Engineering for a better tree

Engineering for a better tree
March 1, 2000

According to Science News, wood harvested from trees that have been genetically engineered could make paper less costly and more environmentally friendly to produce.

Vincent L. Chiang of the Michigan Technological University in Houghton, Michigan and his colleagues have reduced lignin, a polymer that holds cells together, in aspens. The genetically engineered trees were found to grow faster and contain more cellulose, the material used in making paper, than regular aspens. In addition, the additional cellulose was found to aid the structural stability of the trees.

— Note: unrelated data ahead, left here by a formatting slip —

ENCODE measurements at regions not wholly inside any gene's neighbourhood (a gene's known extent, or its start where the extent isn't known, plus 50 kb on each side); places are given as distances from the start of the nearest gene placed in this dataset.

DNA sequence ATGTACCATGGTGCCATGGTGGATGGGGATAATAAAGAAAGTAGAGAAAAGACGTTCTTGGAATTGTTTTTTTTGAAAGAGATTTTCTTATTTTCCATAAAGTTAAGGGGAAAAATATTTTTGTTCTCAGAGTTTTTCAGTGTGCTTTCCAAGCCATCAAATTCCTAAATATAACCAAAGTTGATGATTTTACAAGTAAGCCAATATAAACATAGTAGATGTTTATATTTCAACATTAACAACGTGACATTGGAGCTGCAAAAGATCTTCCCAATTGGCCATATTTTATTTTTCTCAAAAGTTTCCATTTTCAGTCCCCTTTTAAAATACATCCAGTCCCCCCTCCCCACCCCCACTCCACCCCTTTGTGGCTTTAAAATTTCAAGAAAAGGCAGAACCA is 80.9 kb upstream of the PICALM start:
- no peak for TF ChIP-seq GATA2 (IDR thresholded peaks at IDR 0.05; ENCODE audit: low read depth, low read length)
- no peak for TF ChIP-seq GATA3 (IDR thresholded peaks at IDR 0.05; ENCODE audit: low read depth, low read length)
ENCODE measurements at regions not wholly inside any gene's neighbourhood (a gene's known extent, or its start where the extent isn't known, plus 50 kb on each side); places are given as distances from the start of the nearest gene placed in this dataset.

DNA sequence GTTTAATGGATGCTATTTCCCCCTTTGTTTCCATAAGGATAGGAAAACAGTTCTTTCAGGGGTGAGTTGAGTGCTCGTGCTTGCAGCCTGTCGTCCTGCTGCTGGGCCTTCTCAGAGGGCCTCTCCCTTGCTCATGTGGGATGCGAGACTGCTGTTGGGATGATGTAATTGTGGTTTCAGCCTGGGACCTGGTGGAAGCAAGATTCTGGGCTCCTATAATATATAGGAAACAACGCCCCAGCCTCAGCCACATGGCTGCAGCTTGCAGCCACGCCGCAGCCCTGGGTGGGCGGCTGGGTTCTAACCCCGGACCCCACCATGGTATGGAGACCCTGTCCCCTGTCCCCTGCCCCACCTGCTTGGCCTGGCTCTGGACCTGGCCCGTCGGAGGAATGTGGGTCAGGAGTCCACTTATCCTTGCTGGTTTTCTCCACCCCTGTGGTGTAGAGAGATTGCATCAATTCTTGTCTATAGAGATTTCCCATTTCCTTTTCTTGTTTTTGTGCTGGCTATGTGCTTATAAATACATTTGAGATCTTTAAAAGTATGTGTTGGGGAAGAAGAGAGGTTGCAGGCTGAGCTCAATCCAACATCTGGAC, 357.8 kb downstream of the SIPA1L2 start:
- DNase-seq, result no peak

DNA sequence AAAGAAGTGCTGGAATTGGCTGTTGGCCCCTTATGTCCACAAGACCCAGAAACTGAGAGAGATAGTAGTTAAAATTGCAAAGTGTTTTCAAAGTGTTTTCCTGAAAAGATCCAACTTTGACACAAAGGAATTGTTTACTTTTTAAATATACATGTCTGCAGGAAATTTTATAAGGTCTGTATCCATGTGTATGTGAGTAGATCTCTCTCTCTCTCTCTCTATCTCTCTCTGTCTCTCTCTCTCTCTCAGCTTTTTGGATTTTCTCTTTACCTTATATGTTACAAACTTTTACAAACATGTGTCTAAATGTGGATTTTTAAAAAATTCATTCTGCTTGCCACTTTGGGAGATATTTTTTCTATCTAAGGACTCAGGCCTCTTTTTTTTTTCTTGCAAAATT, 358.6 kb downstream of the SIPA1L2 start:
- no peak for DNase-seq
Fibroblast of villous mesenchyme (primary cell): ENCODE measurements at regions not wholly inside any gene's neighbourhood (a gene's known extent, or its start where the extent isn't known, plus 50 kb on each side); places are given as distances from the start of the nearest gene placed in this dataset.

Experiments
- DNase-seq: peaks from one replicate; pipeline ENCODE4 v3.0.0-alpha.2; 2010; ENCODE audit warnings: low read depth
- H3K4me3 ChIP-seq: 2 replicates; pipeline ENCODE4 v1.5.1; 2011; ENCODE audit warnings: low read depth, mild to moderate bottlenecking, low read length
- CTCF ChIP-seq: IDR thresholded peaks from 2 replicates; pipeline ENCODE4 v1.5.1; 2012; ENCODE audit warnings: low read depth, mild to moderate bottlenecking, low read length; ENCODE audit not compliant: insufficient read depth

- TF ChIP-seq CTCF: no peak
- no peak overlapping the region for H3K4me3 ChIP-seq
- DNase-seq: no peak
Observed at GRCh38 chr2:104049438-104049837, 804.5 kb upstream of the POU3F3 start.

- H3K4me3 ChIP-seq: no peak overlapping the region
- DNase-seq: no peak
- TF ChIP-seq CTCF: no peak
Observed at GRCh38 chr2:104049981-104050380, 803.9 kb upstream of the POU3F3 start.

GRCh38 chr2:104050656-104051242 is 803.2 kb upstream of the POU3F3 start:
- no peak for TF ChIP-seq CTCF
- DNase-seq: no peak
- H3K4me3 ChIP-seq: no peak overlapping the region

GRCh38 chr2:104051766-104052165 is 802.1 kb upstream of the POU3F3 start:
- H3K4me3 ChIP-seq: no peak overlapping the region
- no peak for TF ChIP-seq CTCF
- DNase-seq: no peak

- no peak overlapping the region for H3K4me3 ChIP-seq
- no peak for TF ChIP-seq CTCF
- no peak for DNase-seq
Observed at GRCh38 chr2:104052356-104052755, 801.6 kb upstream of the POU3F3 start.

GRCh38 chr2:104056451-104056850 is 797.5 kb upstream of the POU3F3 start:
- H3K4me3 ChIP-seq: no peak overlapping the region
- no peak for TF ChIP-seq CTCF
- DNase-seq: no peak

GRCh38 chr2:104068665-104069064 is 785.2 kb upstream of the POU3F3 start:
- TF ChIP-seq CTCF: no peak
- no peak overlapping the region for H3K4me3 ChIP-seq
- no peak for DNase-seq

Chiang chose aspens because they are fast growing and popular in the Midwest for their wood pulp. He is now testing his process on other types of trees.

Cutting the lignin content in wood could also make it more practical to produce ethanol from wood, according to Tom Jeffries, director of the Department of Agriculture Forest Service's Forest Products Laboratory in Madison, Wisconsin.


For more information

on Dr. Chiang's work, visit the Web site of MTU's Wood Science Research department, http://forestry.mtu.edu/woodscience/pbrc/.